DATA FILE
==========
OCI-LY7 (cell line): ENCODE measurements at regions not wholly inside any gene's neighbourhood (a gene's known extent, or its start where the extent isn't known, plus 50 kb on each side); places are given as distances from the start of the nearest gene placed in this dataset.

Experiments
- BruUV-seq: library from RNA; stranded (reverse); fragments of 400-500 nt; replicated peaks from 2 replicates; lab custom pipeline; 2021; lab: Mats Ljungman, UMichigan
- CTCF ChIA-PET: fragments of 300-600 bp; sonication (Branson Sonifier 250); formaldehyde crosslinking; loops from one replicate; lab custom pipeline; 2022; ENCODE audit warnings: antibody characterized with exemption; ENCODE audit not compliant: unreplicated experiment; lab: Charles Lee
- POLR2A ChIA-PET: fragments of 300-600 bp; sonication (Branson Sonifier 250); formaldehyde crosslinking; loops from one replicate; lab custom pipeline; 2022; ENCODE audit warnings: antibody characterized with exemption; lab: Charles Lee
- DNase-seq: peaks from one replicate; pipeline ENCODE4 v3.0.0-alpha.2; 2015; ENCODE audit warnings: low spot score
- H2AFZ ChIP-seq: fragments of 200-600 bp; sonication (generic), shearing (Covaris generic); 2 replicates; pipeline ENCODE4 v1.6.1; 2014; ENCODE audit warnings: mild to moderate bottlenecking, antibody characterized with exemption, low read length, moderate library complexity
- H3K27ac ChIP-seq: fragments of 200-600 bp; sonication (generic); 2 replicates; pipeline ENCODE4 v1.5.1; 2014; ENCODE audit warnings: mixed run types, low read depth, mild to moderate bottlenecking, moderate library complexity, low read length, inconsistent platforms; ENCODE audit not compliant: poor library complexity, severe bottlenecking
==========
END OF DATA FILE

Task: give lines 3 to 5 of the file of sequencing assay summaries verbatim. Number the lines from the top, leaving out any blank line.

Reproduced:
- BruUV-seq: library from RNA; stranded (reverse); fragments of 400-500 nt; replicated peaks from 2 replicates; lab custom pipeline; 2021; lab: Mats Ljungman, UMichigan
- CTCF ChIA-PET: fragments of 300-600 bp; sonication (Branson Sonifier 250); formaldehyde crosslinking; loops from one replicate; lab custom pipeline; 2022; ENCODE audit warnings: antibody characterized with exemption; ENCODE audit not compliant: unreplicated experiment; lab: Charles Lee
- POLR2A ChIA-PET: fragments of 300-600 bp; sonication (Branson Sonifier 250); formaldehyde crosslinking; loops from one replicate; lab custom pipeline; 2022; ENCODE audit warnings: antibody characterized with exemption; lab: Charles Lee